Wednesday, August 26, 2015

Archaeology Camp at Howell Living History Farm

As a mom I admit to drooling while looking over camp and after school activities for Ashley. There are so many options out there today that were not available when I was a child, or just not on our family RADAR at the time. Over time Ashley has explored horseback riding, singing, being in plays, drawing, painting, gymnastics, dancing, a circus class in silks, a trip to Europe with People to People, history camp at Upper Canada Village, and other activities that are not coming to mind at the moment. I look through the catalogs and think "that looks like fun," but most often the same camps are not available to adults.

A few months ago we read that Howell Living History Farm was going to have an archaeological dig near the school house. It was open to high school and college students ages 14 to 21. I'm too old and Ashley is too young. While at the Barn Dance during our time without Ashley I asked if they still had any openings. I learned they were expanding their pool in both directions -- meaning Ashley and I could both attend.

The camp was spread over three weeks of three-day camps. We went the last week. The Trenton Times had a nice article and photo spread about the first week. We recognize one of the campers. We went the third week.

In 2013 Hunter Research conducted a preliminary study of the ground near the Pleasant Valley School. They determined the cemetery next to the school house had about 94 bodies buried in a family plot. That is NOT where we were digging. Their goal was to find the original foundation for the John Phillips House that pre-dates the school house by at least 100 years. John Phillips was one of the earliest European settlers to the area. His house would have been erected circa 1732 directly across the street from the mill (which they discovered on a different archaeological dig). 

This was REAL archaeology. Not the pretty version sometimes presented to children. The week earlier Ashley was exposed to archaeology at Upper Canada Village Time Traveler's Camp. The campers were given a tub of dirt and were educated in the proper way to dig for artifacts. In her tub they found a skull and other really neat artifacts. After three days of real archaeology she realized they had been set up. Our finds were not nearly as jaw dropping.

On our first day we got excited every time we found a scrap of coal. Then we learned we were digging in the area where the school house dumped their coal. We got excited over bits of slag. Well, the mill was across the street from the school house.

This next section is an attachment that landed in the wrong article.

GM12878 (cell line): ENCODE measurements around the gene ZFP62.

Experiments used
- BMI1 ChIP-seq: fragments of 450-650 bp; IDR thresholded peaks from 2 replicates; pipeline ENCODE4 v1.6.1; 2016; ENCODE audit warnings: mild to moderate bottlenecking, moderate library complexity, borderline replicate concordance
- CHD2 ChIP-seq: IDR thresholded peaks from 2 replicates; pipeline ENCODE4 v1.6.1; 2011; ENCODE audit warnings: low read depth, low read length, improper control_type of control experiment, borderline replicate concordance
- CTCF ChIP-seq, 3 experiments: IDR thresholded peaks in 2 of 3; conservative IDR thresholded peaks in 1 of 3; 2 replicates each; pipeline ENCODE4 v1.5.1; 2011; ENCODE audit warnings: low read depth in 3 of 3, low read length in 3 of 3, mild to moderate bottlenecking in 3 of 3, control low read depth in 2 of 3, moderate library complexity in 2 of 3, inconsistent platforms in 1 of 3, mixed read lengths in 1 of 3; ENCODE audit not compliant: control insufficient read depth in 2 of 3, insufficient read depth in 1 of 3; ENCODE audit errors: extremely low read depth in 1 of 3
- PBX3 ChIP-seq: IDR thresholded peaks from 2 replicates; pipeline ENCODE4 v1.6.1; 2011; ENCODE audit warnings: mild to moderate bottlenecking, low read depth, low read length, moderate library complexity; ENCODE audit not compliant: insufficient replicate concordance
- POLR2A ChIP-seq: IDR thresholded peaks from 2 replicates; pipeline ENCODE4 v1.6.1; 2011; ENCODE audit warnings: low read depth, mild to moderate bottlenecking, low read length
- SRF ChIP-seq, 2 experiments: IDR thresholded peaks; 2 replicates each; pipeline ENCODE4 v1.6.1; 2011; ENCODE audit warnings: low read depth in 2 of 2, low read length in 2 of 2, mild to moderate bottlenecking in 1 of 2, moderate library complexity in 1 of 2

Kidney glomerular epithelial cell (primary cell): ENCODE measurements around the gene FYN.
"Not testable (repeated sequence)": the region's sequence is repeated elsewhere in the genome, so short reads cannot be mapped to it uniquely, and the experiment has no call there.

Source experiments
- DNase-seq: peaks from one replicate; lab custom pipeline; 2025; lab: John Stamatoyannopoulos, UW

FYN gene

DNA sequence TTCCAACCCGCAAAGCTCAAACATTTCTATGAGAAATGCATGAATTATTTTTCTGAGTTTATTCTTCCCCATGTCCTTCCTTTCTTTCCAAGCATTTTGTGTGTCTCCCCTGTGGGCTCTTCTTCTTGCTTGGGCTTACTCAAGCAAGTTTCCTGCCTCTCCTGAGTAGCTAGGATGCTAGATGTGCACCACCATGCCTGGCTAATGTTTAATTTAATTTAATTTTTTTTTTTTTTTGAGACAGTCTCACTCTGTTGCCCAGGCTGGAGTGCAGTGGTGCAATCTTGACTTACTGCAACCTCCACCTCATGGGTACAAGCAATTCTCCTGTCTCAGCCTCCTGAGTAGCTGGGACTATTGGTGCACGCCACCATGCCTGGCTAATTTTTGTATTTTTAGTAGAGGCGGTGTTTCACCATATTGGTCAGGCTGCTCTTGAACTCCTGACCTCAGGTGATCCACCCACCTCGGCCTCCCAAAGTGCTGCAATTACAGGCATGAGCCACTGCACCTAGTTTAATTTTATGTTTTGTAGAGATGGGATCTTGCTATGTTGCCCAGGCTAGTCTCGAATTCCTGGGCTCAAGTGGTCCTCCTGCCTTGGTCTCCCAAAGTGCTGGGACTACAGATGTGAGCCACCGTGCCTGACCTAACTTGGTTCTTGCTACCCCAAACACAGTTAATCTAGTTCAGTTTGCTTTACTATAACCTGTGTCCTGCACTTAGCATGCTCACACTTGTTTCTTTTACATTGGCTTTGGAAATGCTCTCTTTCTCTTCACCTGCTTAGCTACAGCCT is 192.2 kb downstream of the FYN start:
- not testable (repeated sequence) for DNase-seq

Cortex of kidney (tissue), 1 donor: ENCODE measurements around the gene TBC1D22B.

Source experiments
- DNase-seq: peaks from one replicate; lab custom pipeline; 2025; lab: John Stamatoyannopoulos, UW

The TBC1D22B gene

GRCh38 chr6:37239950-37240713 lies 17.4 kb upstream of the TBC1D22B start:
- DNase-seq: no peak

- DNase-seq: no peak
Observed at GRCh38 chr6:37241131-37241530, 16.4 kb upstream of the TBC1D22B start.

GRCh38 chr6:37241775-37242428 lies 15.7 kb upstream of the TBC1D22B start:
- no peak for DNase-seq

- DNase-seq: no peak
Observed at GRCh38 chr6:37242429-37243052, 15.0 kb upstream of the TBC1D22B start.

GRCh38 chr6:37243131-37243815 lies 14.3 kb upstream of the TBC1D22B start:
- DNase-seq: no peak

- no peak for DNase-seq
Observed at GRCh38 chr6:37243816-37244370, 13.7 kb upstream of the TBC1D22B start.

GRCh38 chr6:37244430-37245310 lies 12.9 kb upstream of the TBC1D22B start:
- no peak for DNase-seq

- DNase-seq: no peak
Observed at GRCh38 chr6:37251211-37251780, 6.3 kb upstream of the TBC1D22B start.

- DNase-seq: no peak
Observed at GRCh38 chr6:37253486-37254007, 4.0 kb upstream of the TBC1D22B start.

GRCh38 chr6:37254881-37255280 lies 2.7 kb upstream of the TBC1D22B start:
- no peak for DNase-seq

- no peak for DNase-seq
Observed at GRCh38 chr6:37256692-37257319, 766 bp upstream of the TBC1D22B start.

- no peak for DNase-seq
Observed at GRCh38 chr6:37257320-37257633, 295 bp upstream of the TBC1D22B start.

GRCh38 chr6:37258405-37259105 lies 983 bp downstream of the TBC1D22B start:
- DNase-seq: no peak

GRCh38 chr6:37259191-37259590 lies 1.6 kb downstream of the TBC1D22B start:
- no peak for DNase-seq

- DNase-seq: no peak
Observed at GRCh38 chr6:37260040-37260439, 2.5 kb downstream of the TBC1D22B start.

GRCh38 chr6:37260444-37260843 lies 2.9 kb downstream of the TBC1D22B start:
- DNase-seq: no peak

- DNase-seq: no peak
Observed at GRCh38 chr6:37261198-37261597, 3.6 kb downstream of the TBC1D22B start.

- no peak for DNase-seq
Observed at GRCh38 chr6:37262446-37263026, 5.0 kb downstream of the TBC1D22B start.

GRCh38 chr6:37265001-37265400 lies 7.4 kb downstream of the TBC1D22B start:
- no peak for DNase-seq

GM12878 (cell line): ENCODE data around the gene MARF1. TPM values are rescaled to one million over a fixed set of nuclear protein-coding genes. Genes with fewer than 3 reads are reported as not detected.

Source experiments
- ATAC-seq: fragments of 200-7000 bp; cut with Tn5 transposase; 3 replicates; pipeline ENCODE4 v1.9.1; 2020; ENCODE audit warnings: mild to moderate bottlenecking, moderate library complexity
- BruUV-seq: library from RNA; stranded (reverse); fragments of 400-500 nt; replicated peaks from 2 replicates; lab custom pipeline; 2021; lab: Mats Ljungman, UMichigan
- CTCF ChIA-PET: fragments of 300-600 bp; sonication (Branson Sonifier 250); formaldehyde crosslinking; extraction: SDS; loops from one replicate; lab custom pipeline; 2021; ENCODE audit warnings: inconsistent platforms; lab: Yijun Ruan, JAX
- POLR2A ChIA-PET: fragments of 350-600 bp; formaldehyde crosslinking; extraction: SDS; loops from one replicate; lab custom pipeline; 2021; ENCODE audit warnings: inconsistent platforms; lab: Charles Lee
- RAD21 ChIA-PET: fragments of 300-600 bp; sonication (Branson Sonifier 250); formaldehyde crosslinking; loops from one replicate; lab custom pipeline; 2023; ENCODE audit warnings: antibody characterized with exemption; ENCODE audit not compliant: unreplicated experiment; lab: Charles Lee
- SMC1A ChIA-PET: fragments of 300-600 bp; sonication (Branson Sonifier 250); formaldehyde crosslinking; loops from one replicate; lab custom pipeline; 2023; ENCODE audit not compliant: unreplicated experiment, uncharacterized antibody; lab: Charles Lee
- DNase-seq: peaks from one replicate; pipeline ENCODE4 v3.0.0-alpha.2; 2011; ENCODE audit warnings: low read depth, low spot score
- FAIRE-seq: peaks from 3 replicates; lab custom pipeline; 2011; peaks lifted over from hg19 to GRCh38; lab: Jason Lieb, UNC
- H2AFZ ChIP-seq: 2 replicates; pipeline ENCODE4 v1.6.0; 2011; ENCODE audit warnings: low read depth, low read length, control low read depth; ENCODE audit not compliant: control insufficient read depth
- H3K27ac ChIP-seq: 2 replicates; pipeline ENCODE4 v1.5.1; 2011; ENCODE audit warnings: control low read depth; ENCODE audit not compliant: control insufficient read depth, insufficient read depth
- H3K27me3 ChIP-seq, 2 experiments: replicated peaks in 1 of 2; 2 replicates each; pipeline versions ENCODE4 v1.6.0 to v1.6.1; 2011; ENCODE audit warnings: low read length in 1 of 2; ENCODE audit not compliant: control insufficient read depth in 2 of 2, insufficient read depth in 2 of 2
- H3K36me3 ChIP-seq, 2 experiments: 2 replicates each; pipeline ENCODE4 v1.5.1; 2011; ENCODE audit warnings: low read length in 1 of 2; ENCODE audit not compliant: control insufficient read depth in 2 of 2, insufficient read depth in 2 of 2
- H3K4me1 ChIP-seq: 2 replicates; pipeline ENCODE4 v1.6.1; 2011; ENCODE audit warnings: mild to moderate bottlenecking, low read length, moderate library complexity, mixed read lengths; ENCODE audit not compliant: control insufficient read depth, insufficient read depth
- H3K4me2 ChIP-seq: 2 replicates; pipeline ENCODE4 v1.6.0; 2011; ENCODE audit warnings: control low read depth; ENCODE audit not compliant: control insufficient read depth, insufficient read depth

Our "before" shot. We picked up at a potentially promising site unveiled by campers during the second week. Within a day, they expanded this 10 foot x 2.5 foot trench and added a 5 foot by 2.5 foot trench. 

Day two we had this:

Day three we ended with this hole:

The professional archaeologists, Jamie, Jim, and Josh, were ecstatic to find what appears to be the corner of the house. They will use this, plus other data, to try to determine the size of the foundation. Farm historian Larry Kidder was on hand to offer the historic perspective and follow along with progress.

What did we actually do during camp? The professionals were very patient with us and exposed us to all aspects of archaeology.

We dug:

We sifted and identified artifacts:

We took measurements:

We cleaned and sorted artifacts:

We played "is this a rock?" Most of the time it was.

The archaeologists talked to us about what we found, and guided us to interpret the findings. 

In addition to the corner of the house (their true goal) we also found 18th century artifacts including pieces from a wide variety of plates (different patterns, different styles, different quality, etc.), a silver spoon, many necks to bottles, animal bones, a hinge, pieces of metal, lots of coal, a couple of buttons, some bricks, nails, roofing slates (with holes), shells, etc. Together they tell us the family was probably fairly wealthy (the silver spoon was the biggest clue in that), and that the house was made out of wood with a slate roof.

After we left Jamie, Jim, and Josh were going to finish up what we had worked on and bury it all again. It is not safe to leave open holes where people can get hurt. They will return to the office to finish cleaning and sorting our finds. Josh commented for every one day in the field (this project was nine days, plus their wrap up day) he spends five days in the office cleaning, sorting, and doing paperwork -- the less glamorous side to archaeology. In the end, Howell receives all of the artifacts found and can decide if they want to create a display with them or keep them in storage.

Howell Farms is hoping to continue the project next summer after they find more funding. In life, it often boils down to funding. The archaeologists were happy to work on this project because the hope is once completed, this will turn into a site where people will see the stone foundation and learn about what happened in the 18th century. Often they are hired to do a quick archaeological study before a gas station goes in, or a highway (such as Route 80) is extended. Those jobs are then buried in macadam. This one, at least, is only covered in dirt. 

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